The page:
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How Blizzard could bring back Hunter pet loyalty

Hunter pets back in vanilla were convoluted by today’s standards. You couldnt’ simply tame a pet and use it. You had to worry about several things:

Pets did not level up to your level. If you were level 60 and tamed a level 10 pet, you would have to manually level them up. Very slowly, since they weren’t able to do any tanking for you when they’d get killed in a few hits.
Pets had 6 loyalty levels, which also had to be leveled up. The more loyal they were, the easier it was to keep them happy.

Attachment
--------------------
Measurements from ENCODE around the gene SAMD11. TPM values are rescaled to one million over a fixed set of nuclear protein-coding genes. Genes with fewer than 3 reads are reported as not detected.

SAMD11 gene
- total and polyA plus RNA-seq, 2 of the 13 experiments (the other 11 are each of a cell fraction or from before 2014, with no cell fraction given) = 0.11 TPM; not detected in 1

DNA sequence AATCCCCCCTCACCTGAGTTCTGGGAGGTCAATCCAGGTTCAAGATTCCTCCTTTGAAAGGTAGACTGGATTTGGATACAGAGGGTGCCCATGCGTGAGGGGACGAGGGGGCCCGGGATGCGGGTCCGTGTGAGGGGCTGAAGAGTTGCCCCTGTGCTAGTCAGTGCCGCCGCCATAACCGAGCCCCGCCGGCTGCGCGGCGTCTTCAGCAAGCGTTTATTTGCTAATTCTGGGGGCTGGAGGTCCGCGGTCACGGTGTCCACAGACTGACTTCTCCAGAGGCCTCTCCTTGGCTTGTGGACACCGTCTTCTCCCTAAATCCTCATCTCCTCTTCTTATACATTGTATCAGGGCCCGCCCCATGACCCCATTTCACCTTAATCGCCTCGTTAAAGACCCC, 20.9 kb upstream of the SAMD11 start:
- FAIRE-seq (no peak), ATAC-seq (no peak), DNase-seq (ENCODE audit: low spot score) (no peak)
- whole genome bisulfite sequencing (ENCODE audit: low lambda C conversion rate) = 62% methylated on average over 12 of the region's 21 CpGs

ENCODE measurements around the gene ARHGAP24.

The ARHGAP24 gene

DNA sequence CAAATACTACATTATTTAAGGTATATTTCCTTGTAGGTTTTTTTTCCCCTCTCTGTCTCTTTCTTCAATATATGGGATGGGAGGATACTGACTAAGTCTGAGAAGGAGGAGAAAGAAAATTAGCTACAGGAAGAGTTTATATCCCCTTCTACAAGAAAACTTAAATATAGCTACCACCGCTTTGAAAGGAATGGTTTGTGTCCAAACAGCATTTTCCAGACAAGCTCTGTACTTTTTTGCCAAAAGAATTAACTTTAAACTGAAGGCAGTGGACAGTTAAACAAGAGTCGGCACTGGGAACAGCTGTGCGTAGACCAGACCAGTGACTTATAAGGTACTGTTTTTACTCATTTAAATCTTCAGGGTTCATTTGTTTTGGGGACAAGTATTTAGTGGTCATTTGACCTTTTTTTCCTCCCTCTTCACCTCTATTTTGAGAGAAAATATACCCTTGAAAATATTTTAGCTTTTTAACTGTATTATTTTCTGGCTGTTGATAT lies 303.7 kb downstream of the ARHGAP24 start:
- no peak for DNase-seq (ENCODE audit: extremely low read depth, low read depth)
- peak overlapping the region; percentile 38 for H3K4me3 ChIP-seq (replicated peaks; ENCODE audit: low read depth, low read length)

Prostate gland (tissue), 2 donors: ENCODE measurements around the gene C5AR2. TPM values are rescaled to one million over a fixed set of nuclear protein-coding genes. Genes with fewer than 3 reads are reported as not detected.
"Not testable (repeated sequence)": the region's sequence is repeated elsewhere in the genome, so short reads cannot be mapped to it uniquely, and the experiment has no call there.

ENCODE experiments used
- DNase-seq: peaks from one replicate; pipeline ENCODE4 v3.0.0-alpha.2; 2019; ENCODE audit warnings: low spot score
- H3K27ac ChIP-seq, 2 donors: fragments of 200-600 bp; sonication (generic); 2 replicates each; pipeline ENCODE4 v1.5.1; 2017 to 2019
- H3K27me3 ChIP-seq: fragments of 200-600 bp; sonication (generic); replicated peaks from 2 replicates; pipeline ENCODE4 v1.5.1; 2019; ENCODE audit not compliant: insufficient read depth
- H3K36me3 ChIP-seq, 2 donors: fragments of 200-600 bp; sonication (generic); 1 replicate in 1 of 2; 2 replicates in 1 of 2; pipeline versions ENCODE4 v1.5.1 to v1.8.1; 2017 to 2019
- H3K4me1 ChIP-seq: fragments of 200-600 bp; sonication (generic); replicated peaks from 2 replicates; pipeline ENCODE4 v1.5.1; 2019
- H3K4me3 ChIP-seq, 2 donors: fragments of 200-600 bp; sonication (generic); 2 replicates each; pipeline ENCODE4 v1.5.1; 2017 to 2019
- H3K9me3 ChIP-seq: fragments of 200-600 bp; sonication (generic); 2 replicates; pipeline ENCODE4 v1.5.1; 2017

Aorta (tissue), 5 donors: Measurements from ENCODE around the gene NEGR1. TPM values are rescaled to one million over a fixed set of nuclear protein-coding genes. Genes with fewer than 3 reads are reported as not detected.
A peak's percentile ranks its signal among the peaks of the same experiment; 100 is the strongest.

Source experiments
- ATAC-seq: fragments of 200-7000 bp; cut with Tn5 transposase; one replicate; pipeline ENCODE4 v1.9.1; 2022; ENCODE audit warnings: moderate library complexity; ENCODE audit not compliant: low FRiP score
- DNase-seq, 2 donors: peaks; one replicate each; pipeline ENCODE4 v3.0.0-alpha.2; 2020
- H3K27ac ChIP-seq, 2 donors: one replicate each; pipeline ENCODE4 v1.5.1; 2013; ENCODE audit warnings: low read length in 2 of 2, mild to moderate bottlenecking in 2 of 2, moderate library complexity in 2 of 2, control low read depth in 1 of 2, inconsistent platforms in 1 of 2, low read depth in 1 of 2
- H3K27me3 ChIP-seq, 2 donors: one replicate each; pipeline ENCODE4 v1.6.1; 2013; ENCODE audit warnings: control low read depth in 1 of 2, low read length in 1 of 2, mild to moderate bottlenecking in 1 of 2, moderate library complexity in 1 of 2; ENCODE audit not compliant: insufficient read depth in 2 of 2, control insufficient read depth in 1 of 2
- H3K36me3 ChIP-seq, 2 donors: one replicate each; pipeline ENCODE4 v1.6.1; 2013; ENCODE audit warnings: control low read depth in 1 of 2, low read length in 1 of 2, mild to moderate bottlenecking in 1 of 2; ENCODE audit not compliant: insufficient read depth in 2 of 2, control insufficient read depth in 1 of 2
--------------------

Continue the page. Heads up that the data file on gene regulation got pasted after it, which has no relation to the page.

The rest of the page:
Pet Happiness had to be kept up by feeding your pet regularly, if you didn’t keep your pet happy they would do less damage. If they stayed unhappy for too long, they would permanently abandon you.
In today’s WoW this simply wouldn’t fly, but there was something good buried under all that. Hunters tended to pick a single pet and stick with it (helped that we could only have 2 other pets in the stable at the time). Rak’shiri was my main pet through a good part of vanilla. Your pet was your best buddy because you worked so hard to get them there. Not like today where it’s almost become a collection mini-game.

Don’t get me wrong, I enjoy collecting pets, but I still think something was lost from the spirit of the class. Pets feel more disposable than ever.

It got me wondering if there was a way to bring back the idea of a hunter bonding with their pet, without all of the baggage that made it not fun.

Why Pet Loyalty?